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Even Small Business Owners Have Assets To Protect

Sep 3, 2007
Unfortunately, asset protection is often ignored or lost in the long list of things to do when starting or building your business. This mistake can cost you and your family when you least expect it.

What's Involved in Protecting Your Assets?

Asset protection planning is a simple concept. First you catalogue all of your personal and business assets, such as bank and brokerage accounts, personal property and real estate, etc. Next you identify possible financial threats and then you insulate yourself from threats using a combination of different legal entities (trusts, corporations, limited liability companies, etc.) and insurance.

Properly done, this will help protect your current and future assets from loss due to the hazards of everyday life, such as lawsuits, business failures, and creditor claims.

To create an asset protection plan, you'll need to review your potential exposure to financial loss, assess the different types of protection available, evaluate potential tax issues involved and analyze your ongoing personal financial needs, such as qualifying for mortgages and easily accessing assets when required. You should work with competent financial and legal advisors who are familiar with asset protection strategies.

Small Business Owners Beware

As a small business owner, there are several areas that warrant your concern. The first is to take financial liability issues into account when you choose the type of legal structure within which you'll run your business (corporation, limited liability company, etc.). Once established, take care to follow the legal requirements of the entity you choose, so that you don't jeopardize your personal assets. Some examples of this are not mixing business and personal expenses, not treating your business bank accounts as personal piggybanks, keeping necessary records, having the proper corporate officers and establishing a Board of Directors in corporations.

Personal guarantees are another common source of financial exposure. Lenders, landlords and leasing companies often ask for a personal guarantee from the owner of a small business. This means exactly what it says; you are providing a personal guarantee of repayment. If your business can't make the payments the creditor can and will go after you and your personal assets.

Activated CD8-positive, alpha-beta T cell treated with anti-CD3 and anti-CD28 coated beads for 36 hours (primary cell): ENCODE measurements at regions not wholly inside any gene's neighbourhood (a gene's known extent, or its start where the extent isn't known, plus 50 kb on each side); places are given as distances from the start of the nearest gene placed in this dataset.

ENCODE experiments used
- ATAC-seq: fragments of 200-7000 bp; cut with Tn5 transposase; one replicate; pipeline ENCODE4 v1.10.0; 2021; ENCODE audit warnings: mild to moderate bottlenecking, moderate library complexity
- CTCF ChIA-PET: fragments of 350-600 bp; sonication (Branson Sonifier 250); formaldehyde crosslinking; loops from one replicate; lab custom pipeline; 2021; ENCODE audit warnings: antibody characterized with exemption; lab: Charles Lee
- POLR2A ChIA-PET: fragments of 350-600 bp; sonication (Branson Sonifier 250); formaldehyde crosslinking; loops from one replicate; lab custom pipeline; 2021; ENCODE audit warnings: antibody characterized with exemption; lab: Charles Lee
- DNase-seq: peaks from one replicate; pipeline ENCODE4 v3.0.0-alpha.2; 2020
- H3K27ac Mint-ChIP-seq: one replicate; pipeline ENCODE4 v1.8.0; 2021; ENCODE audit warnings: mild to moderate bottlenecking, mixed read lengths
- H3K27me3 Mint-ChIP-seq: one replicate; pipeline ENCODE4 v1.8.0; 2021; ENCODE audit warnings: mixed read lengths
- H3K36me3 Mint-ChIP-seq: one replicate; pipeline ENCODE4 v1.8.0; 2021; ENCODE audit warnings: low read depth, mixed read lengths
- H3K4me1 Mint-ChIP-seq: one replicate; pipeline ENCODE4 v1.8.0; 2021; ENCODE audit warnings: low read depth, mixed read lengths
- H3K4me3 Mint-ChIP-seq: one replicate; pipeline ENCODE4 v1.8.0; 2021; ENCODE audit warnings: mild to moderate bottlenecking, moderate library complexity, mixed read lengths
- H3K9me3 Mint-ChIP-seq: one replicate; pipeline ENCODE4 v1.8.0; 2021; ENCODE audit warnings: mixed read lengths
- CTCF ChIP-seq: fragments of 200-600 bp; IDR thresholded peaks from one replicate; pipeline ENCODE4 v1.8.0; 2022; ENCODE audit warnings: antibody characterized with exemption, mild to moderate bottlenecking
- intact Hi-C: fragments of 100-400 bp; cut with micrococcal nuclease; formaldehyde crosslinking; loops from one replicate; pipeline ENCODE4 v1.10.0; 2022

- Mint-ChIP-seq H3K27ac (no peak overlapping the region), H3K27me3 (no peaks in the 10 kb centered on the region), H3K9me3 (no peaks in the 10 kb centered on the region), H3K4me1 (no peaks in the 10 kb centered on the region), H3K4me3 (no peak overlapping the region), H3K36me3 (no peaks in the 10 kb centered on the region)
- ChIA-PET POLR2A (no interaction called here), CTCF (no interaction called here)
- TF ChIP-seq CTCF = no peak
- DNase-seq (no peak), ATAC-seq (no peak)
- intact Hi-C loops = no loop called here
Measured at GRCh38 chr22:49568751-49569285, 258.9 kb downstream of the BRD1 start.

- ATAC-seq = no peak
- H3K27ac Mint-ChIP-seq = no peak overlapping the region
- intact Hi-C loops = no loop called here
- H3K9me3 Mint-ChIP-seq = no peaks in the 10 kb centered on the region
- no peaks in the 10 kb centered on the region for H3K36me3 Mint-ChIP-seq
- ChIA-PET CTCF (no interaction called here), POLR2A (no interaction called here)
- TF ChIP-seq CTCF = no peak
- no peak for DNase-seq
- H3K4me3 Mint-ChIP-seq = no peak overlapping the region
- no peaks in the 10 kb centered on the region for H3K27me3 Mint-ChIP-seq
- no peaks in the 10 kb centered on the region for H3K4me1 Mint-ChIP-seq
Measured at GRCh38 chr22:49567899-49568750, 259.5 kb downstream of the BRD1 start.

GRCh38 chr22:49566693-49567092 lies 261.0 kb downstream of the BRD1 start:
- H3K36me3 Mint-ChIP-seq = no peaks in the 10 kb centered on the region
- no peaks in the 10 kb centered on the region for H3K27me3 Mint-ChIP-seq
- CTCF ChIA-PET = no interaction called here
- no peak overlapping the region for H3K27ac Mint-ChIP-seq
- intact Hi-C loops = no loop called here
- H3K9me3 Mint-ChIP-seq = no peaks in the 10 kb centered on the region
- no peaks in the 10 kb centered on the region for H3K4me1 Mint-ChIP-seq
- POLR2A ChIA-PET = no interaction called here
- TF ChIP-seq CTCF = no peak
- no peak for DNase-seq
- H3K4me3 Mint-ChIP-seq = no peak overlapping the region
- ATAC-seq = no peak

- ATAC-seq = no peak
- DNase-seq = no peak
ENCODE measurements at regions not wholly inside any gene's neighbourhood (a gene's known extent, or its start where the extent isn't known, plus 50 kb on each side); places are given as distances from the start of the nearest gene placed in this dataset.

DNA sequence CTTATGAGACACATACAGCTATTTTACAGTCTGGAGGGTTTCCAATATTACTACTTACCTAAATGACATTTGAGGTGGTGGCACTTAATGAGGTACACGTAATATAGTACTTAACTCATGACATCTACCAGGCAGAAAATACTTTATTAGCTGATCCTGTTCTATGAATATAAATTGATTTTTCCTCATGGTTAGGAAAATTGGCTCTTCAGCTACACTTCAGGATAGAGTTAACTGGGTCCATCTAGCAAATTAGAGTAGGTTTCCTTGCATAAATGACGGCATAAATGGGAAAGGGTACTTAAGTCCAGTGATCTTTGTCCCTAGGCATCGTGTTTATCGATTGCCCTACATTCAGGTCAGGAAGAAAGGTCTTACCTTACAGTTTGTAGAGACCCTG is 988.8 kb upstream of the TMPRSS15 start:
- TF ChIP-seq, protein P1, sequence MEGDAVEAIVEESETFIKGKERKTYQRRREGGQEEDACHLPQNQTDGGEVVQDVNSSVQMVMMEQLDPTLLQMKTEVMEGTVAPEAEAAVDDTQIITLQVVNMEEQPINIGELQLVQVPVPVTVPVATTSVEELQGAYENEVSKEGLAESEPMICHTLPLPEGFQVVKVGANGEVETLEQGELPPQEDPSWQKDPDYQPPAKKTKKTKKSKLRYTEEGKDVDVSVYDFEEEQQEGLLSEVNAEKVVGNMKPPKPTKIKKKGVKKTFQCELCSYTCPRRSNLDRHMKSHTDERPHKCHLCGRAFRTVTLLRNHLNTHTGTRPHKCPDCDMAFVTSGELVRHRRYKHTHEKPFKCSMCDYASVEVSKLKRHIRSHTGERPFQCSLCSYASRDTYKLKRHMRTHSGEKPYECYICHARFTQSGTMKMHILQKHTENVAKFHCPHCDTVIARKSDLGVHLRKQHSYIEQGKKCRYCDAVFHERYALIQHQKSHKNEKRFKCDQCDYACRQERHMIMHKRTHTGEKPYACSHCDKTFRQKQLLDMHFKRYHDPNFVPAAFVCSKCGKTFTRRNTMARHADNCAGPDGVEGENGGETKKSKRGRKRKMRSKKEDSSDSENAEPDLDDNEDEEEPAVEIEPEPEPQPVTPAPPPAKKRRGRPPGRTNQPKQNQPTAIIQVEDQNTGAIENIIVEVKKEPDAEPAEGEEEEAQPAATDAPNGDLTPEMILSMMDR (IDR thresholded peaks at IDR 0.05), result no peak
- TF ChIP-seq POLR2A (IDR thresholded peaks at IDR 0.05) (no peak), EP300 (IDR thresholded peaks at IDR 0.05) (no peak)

Many entrepreneurs use personal credit cards and credit lines to get started. This may give you the credit you need, but it is ultimately a personal obligation. So if your business doesn't have the cash flow to pay the bill, you'll have to deal with these credit balances yourself. And the hefty finance charges can add up fast. Use extreme caution when leveraging personal credit for business use.

And then there is insurance. Small businesses often underinsure to keep overhead expenses low. This is risky. Losses do happen and they can quickly put an under-protected company out of business or hamper it severely. Be realistic when evaluating the type (liability, property, malpractice, etc.) and the amount of insurance you carry.

Be Safe, Not Sorry - Protect Your Assets

Depending on your individual situation, there are a variety of asset protection tools from which to choose ranging from the relatively straightforward, such as insurance, to the extremely complex involving off-shore trusts and multiple legal entities.

Seek the advice of business advisors and attorneys who specialize in this area. It is an investment in your financial security. Once you are on the wrong side of a lawsuit, it is too late to protect your assets.
About the Author
Eric Reed is a Principal consultant with Integrated Global Business Solutions. Eric has implemented many customized consulting strategies for clients ranging from small to mid-sized businesses to Fortune 500 companies. Learn more about Integrated Global Business Solutions at http://www.igbsinc.com.
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